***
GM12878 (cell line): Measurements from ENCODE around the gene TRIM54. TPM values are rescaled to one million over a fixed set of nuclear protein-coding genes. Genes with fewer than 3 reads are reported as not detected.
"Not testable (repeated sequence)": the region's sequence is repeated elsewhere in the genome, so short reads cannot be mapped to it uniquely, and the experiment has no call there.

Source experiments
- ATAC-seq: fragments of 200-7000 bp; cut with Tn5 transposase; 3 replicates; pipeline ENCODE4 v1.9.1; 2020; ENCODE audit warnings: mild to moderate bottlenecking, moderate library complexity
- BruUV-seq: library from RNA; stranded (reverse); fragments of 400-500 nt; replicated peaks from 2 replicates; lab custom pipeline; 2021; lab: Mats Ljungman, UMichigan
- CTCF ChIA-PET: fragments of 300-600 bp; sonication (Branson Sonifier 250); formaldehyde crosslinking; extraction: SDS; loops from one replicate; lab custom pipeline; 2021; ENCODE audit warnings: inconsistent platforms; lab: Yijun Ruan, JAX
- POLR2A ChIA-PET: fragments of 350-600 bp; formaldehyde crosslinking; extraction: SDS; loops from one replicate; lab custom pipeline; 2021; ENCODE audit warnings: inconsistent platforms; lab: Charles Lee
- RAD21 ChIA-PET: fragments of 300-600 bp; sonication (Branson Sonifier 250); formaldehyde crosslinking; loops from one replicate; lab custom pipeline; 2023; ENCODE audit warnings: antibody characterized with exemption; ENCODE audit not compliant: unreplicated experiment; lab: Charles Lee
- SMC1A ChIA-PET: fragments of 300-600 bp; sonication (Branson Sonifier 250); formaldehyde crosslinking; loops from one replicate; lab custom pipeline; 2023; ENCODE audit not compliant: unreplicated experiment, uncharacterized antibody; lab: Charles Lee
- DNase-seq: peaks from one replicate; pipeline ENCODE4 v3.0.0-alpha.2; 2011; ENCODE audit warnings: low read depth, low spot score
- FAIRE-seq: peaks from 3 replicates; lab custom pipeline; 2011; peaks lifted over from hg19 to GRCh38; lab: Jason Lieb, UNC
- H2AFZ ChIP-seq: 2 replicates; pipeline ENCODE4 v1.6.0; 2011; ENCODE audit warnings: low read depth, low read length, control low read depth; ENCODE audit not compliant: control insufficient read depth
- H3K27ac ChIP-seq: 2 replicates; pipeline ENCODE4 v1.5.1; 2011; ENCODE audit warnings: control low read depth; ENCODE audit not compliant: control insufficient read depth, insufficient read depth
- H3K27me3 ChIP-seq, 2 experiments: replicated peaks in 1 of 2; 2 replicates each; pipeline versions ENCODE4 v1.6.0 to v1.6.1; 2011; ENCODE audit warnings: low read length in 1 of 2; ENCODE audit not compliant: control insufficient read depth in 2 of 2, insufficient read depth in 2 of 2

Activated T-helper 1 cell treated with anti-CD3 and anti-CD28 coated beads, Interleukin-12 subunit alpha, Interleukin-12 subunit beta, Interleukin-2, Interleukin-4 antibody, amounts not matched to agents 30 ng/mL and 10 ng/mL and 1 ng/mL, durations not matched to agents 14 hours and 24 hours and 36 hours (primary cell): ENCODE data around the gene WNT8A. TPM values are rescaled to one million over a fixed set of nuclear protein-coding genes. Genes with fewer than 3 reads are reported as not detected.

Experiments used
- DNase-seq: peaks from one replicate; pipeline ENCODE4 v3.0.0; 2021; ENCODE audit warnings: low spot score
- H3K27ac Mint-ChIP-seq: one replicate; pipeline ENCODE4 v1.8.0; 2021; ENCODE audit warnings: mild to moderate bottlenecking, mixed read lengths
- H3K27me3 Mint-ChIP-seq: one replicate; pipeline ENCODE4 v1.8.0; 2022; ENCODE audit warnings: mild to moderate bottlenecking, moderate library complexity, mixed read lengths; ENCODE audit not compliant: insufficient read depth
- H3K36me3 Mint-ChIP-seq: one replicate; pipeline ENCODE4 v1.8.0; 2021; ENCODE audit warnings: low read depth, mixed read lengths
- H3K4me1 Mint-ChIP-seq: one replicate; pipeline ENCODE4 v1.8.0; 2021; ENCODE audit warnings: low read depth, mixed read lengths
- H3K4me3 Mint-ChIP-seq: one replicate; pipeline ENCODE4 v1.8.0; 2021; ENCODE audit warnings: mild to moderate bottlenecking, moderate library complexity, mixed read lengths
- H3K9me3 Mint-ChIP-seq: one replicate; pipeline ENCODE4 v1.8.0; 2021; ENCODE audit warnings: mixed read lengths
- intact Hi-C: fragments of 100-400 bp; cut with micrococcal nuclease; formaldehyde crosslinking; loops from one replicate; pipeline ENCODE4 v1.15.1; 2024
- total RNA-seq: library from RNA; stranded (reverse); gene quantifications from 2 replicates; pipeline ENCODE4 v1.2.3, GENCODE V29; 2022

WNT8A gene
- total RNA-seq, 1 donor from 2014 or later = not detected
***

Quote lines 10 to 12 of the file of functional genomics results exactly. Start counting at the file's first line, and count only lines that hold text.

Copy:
- DNase-seq: peaks from one replicate; pipeline ENCODE4 v3.0.0-alpha.2; 2011; ENCODE audit warnings: low read depth, low spot score
- FAIRE-seq: peaks from 3 replicates; lab custom pipeline; 2011; peaks lifted over from hg19 to GRCh38; lab: Jason Lieb, UNC
- H2AFZ ChIP-seq: 2 replicates; pipeline ENCODE4 v1.6.0; 2011; ENCODE audit warnings: low read depth, low read length, control low read depth; ENCODE audit not compliant: control insufficient read depth